The lingering issue between the students of the Lagos State University (LASU) and the State Government may soon be resolved, as the parties have been holding talks on ways of reaching an agreeable fee regime for the school.
Lagos State Governor, Mr. Babatunde Fashola (SAN), who dropped the hint at the weekend, again assured the students of the institution that the State Executive Council was currently studying their paper to the government on the increase in school fees, promising that where there was need for adjustment or amendment it would be effected accordingly.
It would be recalled that following several agitations by the students on the fees increase, Fashola met with them severally and it was agreed that the students should make their independent study and present to government a position paper on the way forward.
Fielding questions at a live television interactive session with media executives at the Lagos Television, Ikeja, to mark Democracy Day in the state, Fashola said the students have presented their paper, which is now before the Executive Council for consideration and approval.
“I have passed it out to the council. We have told the students that we are not inflexible and where we see the need for adjustment or amendment, we will do it so that they can understand it better,” Fashola said, noting however, that going by the position paper, “the students were not against the increase but the parameters used in calculating the fees.”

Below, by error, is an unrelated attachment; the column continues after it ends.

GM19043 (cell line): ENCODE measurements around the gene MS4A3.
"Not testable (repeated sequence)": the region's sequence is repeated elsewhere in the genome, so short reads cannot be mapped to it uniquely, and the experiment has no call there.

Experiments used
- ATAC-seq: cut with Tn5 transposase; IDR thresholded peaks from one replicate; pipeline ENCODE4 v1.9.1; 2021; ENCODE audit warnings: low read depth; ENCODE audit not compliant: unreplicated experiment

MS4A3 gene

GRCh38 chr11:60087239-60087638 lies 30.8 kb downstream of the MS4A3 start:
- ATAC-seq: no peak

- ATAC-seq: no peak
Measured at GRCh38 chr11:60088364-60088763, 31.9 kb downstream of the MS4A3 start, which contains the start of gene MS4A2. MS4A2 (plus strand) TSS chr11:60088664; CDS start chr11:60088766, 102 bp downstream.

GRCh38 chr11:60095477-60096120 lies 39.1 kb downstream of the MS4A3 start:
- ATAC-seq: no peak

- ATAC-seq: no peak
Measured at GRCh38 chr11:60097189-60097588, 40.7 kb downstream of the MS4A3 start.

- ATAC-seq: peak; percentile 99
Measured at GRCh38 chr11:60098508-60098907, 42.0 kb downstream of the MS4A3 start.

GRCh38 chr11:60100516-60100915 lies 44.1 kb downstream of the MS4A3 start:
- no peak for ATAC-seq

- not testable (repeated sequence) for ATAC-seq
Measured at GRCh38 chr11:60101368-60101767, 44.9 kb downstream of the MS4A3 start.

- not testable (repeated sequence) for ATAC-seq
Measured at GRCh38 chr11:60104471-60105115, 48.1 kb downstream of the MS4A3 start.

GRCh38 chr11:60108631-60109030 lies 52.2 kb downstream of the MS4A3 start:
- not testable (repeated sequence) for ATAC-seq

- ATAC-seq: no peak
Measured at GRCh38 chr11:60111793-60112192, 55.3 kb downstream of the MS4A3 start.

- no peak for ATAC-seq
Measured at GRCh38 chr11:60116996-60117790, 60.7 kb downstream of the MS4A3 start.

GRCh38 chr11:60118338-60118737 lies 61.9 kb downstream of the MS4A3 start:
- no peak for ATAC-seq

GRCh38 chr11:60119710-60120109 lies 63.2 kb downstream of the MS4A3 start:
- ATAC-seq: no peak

Fashola reiterated that the increase in fees regime was one of the many recommendations made by a visitation panel inaugurated at the instance of the students in a petition to the House of Assembly.
“There were many recommendations made by the panel many of which we accepted. It is the school fees that has become so vexatious as it were. What we have done is that we looked across schools, federal, state and private schools and tried to stay somewhere in the middle,” he explained.
The governor said government also decided that the new fee was not going to affect sitting students, but only new intakes, adding that in consideration of qualified but indigent students, government also increased its budget for scholarships and bursaries from N700 million, to about N1.2 to N1.3 billion “in order to ensure that no child was left behind.”
On the reason for the increase, Fashola further explained: “We felt that there was no convergence of universal learning. We had begun to see LASU as a school only for children of the poor. For me, that is a very dangerous thing to do. A university where children of the rich and the poor cannot sit together! The rich are taking their children to private schools. For me that is a time bomb for the future. They may not see it now.
“In the event, the students have come back to me three years after at the instance of their lecturers who are saying that we should reduce the school fees otherwise they would go on strike. But the same lecturers are asking us under Academic Staff Union of Universities (ASUU) to increase their salaries”, he said.